Do you want more time with your
family or to fit in that yoga class you keep promising yourself that you’ll
join, but you’re always too tired by the end of the day?
How does your average day go?
Maybe you’re looking at your emails on your phone as soon as you wake –
reaching out to grab your phone whilst it’s still dark or you log on to your
computer before the kids wake up just to get in an hour before the day gets
hectic. Then there’s the long commute to work, a busy day answering emails and
attending meetings, no break for lunch and then the drive back home. Maybe you
work evenings and weekends just to keep afloat.
A different job might be the answer, but finding a new one isn’t always that easy. You’ll probably have to work just as many hours as you do now, unless you’re prepared to do something less responsible and for a lower salary. If you’re trying to save as much as you can on your journey towards financial independence then that isn’t an option that you’ll want to consider.
So what is an option?
My suggestion is to try to find a
way of managing your workload better, so that work stays where it was
originally meant to be and only happens between 9am and 5pm Monday to Friday.
I expect at this point you’re say, ‘Yeah, yeah, I’ve heard all this before. I know, I just need to be more organised and learn how to plan’. You’re right, those things will help, but I’ve got another idea for you, courtesy of Cal Newport. In his book, ‘Deep Work’ he describes what is a valuable technique in how to really focus to get tasks done. In essence, how to do the same amount of work in a shorter period of time and do it better.
If you’re a nurse or serve
burgers at McDonalds this isn’t going to be for you, as it’s a practice which
helps the creative process in the world of what he calls ‘knowledge work’ i.e.
for those of us who spend a lot of our workday sitting at a computer.
So, what is ‘Deep Work’?
Cal Newport describes it as ‘professional activities performed in a state of distraction-free concentration that push your cognitive capabilities to their limit’. He claims that those individuals who have been influential in society often practise deep work.
In contrast to these people, most of us in the modern world have forgotten the value of deep work. Unfortunately, in our ultra-connected world, the focus has moved away from this valuable work to tasks such as responding to and sending emails, what he would define as shallow work. This is ‘non-cognitively demanding, logistical-style tasks, often performed while distracted’. He believes that this work doesn’t create much new value in the world.
Cal states that there are two core abilities for thriving in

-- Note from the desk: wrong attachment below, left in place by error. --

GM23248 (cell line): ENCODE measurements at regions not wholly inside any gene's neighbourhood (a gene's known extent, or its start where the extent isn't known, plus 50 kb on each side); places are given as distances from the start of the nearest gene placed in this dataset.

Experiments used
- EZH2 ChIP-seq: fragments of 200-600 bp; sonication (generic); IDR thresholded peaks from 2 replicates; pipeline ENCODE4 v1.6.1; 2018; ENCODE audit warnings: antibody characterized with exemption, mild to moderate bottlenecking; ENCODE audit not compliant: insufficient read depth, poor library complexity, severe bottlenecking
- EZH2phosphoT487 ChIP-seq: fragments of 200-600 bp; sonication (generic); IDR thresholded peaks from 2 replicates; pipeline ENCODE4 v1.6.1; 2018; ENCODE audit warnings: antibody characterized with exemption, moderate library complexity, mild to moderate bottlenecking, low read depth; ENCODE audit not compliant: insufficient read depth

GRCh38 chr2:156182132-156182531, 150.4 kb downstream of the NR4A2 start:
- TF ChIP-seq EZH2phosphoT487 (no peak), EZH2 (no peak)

the new economy:
The ability to quickly master hard things
The ability to produce at an elite level, in
terms of both quality and speed.
These two core abilities depend on your ability to perform deep work, which involves :
Focusing your attention tightly on a specific
skill you’re trying to improve or an idea you’re trying to master. This
requires uninterrupted concentration.
Receiving feedback so you can correct your
approach to keep your attention exactly where it’s most productive.
The benefits of deep work
As well as enabling you to increase the quantity and quality of your work, Cal believes that if you spend your day focusing deeply on a task you don’t have the capacity to think about irrelevant things or worry about problems.
In contrast, if you spend your day checking your inbox the problems the emails present will remain at the forefront of your mind. By concentrating fully on those things that are important you will experience your working life as more important and positive. In summary, ‘to build your working life around the experience of flow produced by deep work is a proven path to deep satisfaction’.
Next time I will look at Cal’s four rules of how to develop and build the skill of ‘deep work’. If you can’t wait until then listen to him being interviewed by Paula Pant on the Afford Anything podcast.
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Do you want life to be easier next year? Want to feel on top of your task list? How about learning to meal plan? Want to keep track of the cash that keeps disappearing from your purse? Would you like to have one place for all of this? A place which you can tailor exactly to your specific needs? The answer to all those questions is a bullet journal.
The problem with other planners